The eruption of World War II brought shortages of food, equipment and labor—precisely as demand for meals prepared outside the home soared to 60 million meals per day, triple the prewar level. Some estimates pegged the output at 75 million meals a day after Pearl Harbor, a reflection of how the war effort pulled Americans away from their kitchens.
The Association’s conventions were suspended by order of the federal government, but limited-attendance conferences were convened to focus on rationing and other war-related issues. Rank-and-file operators turned to industry stars such as Vernon Stouffer and J. Willard Marriott for leadership and inspiration.
With peacetime came an intensified focus on execution, the result of escalating competition for newly mobile young families. The industry’s attention turned to sophisticated matters such as kitchen design, waste reduction and how to save labor with more efficient equipment.
The National Restaurant Association produced its first film toward the end of the decade. “America’s Heritage of Hospitality” was intended to draw young people into the business and set an inspirational mission for those who entered it. The flick would also be used to train the foodservice personnel feeding U.S. troops stationed in Europe during the start of the Cold War.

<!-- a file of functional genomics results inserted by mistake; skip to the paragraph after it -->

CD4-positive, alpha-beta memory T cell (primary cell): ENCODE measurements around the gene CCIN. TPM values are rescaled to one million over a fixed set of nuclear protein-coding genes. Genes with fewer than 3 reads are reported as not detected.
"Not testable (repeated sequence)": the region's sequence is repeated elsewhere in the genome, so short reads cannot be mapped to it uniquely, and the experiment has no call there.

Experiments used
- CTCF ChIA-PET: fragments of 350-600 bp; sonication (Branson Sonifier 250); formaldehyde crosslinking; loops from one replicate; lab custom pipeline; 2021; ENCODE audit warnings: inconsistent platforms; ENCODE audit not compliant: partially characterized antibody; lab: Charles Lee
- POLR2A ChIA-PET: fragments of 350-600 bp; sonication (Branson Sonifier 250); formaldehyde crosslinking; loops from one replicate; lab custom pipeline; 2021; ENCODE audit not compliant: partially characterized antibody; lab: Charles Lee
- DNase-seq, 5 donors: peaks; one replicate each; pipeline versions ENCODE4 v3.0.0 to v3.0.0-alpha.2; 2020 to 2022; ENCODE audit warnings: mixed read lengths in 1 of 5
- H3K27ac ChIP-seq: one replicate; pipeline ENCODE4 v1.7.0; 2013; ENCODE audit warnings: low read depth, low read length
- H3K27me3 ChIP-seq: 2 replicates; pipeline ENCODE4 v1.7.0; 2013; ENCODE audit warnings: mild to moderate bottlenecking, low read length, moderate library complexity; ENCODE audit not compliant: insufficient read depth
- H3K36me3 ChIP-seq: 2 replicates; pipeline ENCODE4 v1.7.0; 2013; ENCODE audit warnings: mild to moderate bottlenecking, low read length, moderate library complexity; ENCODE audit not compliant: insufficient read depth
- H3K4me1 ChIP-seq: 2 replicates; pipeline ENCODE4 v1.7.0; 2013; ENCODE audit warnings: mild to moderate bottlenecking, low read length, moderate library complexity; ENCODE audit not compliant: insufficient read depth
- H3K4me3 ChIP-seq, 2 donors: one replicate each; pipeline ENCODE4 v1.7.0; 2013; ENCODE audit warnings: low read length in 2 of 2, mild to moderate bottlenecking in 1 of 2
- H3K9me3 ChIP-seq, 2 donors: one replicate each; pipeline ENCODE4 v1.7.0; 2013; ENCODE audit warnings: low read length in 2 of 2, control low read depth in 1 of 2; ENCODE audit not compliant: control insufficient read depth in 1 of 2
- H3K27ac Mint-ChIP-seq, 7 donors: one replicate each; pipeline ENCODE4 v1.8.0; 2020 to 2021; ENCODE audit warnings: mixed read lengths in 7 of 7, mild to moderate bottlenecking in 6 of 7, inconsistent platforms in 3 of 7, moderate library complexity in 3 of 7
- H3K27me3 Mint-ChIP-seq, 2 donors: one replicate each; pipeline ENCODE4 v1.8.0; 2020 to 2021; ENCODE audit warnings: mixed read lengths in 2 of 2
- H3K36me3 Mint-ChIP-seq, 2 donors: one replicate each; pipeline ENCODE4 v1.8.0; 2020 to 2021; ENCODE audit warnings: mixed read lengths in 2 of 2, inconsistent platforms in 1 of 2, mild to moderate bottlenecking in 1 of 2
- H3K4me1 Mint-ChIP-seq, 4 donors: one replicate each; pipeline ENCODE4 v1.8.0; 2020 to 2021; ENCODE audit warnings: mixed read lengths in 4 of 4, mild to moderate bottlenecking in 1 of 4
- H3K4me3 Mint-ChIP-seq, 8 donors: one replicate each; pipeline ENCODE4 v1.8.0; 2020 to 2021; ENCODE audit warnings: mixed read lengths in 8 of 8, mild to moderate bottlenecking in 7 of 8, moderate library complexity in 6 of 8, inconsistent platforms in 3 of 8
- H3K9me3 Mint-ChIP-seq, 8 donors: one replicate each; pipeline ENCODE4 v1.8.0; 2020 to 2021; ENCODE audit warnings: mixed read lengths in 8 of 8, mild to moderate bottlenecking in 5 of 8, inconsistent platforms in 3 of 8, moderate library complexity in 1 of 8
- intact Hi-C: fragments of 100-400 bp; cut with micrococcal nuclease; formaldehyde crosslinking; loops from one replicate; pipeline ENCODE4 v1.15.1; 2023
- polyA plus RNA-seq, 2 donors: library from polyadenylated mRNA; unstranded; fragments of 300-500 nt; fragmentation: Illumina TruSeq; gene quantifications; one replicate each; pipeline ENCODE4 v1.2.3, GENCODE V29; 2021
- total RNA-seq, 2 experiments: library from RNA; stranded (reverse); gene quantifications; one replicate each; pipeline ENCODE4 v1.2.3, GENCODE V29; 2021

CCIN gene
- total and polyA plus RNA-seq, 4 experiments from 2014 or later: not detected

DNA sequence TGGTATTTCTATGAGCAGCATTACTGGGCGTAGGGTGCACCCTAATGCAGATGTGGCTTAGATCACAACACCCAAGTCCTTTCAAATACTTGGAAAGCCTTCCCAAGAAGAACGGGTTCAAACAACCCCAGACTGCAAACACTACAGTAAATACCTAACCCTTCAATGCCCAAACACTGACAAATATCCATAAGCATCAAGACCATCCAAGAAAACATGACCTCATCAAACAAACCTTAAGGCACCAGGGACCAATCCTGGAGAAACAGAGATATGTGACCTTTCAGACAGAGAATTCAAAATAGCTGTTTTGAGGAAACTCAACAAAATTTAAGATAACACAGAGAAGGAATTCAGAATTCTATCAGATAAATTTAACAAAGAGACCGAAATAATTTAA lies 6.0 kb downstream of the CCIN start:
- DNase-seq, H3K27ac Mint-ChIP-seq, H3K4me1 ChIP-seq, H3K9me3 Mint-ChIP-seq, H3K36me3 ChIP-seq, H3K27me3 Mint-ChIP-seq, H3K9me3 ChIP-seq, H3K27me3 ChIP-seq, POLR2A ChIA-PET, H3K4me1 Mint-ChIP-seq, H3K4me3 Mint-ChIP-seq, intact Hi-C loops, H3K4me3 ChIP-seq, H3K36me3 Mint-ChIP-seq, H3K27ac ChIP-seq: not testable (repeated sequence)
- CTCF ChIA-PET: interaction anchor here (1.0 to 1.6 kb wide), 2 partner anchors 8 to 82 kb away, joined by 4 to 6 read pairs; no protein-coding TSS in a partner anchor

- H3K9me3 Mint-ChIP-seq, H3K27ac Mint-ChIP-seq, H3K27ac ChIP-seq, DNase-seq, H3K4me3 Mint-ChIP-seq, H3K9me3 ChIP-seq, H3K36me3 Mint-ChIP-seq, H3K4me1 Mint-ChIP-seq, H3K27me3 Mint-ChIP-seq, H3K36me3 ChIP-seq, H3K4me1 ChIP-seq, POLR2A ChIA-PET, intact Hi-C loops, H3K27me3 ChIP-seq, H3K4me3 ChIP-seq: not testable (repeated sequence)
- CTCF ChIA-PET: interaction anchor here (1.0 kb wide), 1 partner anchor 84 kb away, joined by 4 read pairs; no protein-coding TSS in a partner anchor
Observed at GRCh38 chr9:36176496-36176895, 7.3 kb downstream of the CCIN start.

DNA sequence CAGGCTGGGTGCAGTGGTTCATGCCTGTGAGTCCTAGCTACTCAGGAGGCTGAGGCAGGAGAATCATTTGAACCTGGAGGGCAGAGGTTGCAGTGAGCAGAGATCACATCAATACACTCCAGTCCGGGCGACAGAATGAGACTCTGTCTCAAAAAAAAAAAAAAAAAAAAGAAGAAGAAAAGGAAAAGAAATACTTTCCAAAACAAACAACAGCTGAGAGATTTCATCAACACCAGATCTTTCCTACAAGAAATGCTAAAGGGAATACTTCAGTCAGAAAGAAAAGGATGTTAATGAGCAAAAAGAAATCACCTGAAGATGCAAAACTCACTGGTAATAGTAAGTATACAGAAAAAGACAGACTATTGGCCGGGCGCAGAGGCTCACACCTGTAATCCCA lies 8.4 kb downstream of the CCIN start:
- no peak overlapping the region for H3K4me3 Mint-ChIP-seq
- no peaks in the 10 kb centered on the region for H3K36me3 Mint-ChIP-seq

The Association logged another first in 1940 when it elected its first female president: Toledo, Ohio, restaurateur Grace Smith.
The decade in price points
Roast leg of lamb with gravy; fresh vegetables; mashed potatoes; apple, celery and raisin salad
San Carlos Coffee Shop, 1945
Hot fudge sundae
Pig ’n Whistle, 1946
Beverly Hills Hotel, 1948
Prime ribs of beef, Yorkshire pudding
Waldorf Astoria, 1949
Source: New York Public Library Labs
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